Even before the change the classes were more topical than sequential anyway. They just happened to be topical in a sequential order. I think your expectations more in line with a literature class rather than a BYU Religious Education class.

  10. November 18, 2014 at 11:58 am

    I’m “for” any thoughtful study of the Book of Mormon! I agree with Jonathan in #8 that there is a real need for students in any LDS setting to receive an invitation to look at scriptures with a fresh pair of eyes. Many moons ago (’60’s and ’70’s when I was in seminary and BYU religion classes, there were texts that “told” us what most of the scriptures “meant.” While there are a few basics that can be affirmed as “official”–like Christ being Divine, like all people being resurrected, and so on—-after reading the Book of Mormon more than 20 times myself, I was invited to go back and consider what came to mind for ME when I prayerfully reviewed the text.
    Many new things emerged—-some that were clearly meant for me personally, yet others that showed a different angle on some old interpretations. I learned to be sensitive to individual interpretations of scripture, even by General Authorities, when I learned of my African ancestry prior to 1978 and studied through all the things that were written & interpreted from scripture and supposed “official” comments. I’m not bitter about this—just saying that even if a General Authority or LDS scholar interprets a scripture a certain way, that doesn’t mean it’s the Cat’s Meow.
    Only the First Presidency as a unit, I am told, has the stewardship to officially interpret scripture or binding doctrine—and that still does not remove the possibility of individual insights into other aspects of the same scriptures which are still harmonious. So, YES encourage students to think, feel, and sense on their own, honoring their own intuition and insights—-I have been a teacher and it was not hard for me to do that and still ask students to reflect back on basic doctrines if a Center was needed for the class–that’s the way I was taught in my South Bay Area high school, and it’s very much like how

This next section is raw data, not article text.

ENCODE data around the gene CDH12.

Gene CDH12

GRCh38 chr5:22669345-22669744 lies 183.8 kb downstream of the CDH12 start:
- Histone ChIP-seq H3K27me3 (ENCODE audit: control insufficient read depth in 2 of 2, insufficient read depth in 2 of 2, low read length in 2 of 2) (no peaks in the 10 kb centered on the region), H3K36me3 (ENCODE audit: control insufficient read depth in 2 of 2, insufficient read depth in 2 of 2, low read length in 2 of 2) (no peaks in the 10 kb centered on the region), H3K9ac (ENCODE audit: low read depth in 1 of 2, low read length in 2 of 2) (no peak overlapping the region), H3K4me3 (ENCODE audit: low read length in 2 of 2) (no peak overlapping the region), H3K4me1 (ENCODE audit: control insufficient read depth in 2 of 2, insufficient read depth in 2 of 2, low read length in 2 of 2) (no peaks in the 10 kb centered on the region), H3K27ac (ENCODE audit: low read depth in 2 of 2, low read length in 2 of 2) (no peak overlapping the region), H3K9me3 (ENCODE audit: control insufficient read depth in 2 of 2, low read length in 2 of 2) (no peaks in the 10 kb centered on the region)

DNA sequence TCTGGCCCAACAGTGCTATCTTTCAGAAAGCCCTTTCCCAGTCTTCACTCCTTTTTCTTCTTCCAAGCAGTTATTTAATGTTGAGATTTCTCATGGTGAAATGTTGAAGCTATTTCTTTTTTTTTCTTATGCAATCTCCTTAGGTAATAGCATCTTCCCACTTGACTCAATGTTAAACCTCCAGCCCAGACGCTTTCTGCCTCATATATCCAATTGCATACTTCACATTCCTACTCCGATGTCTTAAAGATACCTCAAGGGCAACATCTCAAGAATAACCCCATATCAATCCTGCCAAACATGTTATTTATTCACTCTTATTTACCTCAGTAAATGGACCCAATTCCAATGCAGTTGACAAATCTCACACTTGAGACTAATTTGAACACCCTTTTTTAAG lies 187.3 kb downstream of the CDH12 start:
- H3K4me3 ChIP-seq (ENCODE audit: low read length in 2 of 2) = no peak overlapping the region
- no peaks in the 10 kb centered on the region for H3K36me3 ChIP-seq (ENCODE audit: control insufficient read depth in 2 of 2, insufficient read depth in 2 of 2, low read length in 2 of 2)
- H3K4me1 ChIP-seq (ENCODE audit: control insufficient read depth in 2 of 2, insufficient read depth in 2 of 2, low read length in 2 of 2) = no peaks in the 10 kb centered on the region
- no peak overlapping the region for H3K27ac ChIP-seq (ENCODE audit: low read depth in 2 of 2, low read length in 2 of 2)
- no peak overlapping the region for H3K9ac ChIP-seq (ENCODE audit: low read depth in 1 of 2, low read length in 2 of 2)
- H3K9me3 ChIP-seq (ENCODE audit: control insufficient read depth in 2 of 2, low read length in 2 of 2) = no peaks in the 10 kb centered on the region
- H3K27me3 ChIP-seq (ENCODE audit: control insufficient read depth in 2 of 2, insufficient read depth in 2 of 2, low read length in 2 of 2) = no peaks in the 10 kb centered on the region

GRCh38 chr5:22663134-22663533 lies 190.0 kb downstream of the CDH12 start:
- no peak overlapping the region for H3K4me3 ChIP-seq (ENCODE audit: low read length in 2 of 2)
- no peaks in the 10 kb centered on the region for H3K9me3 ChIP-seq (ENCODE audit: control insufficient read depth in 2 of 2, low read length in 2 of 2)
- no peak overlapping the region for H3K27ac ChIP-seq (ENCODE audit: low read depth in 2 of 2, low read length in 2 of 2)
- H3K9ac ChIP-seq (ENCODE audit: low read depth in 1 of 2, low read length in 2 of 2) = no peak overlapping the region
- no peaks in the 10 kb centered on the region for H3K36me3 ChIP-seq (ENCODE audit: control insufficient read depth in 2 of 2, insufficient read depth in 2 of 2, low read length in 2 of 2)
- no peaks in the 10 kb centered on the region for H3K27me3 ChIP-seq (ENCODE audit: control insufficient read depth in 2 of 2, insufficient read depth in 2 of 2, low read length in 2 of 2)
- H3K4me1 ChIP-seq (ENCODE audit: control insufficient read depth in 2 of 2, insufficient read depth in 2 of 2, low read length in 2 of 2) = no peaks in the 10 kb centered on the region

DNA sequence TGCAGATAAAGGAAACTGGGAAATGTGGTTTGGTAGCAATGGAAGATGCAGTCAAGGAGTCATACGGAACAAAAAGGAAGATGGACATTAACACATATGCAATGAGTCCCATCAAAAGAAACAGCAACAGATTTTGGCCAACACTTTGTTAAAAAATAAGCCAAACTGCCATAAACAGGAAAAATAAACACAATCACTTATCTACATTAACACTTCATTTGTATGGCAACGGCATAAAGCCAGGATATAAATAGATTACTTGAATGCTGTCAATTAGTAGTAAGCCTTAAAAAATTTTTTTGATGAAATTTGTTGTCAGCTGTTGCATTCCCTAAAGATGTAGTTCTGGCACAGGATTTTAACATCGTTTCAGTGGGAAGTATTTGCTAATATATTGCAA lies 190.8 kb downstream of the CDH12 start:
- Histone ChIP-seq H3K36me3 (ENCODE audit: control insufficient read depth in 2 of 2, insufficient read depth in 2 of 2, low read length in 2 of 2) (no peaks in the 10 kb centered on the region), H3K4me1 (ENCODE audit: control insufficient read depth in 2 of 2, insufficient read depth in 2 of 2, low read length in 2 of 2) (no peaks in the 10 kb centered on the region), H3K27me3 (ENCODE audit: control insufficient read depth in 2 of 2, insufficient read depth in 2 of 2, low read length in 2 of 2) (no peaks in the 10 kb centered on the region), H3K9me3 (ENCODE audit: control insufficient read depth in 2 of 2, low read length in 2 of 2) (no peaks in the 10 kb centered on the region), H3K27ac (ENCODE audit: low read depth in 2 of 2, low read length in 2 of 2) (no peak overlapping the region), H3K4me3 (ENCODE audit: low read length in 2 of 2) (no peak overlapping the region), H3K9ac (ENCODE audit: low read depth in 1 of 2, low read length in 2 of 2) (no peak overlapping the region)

Elder (President) Eyring taught us in my lst early morning seminary class in 1963. He was a thinking, educated young man then–a new professor at Stanford—and he asked us a lot of questions and really invited us to think about what we were studying in the Old Testament: did it really apply to us? How did it apply? What should we ignore after Christ came? Is it really irrelevant now? Can we use these Old Covenant scriptures as Authority even though Christ came and fulfilled the law?

    I believe that we would do better as a church allowing our youth and new members to “be where they are at” in their honest observations and questions, instead of jumping on them with an official line. Kind of like—“I just don’t buy that polygamy stuff”—ZAP!: “Well, it was inspired.” why not “Oh, I can appreciate that–you’re not alone.” They also need to be encouraged to read for their own Answers on matters personal to them, and to feel that their insights can be valid and their feelings OK before other steps are taken to determine a Belief or a Doctrine. Thanks again for this discussion!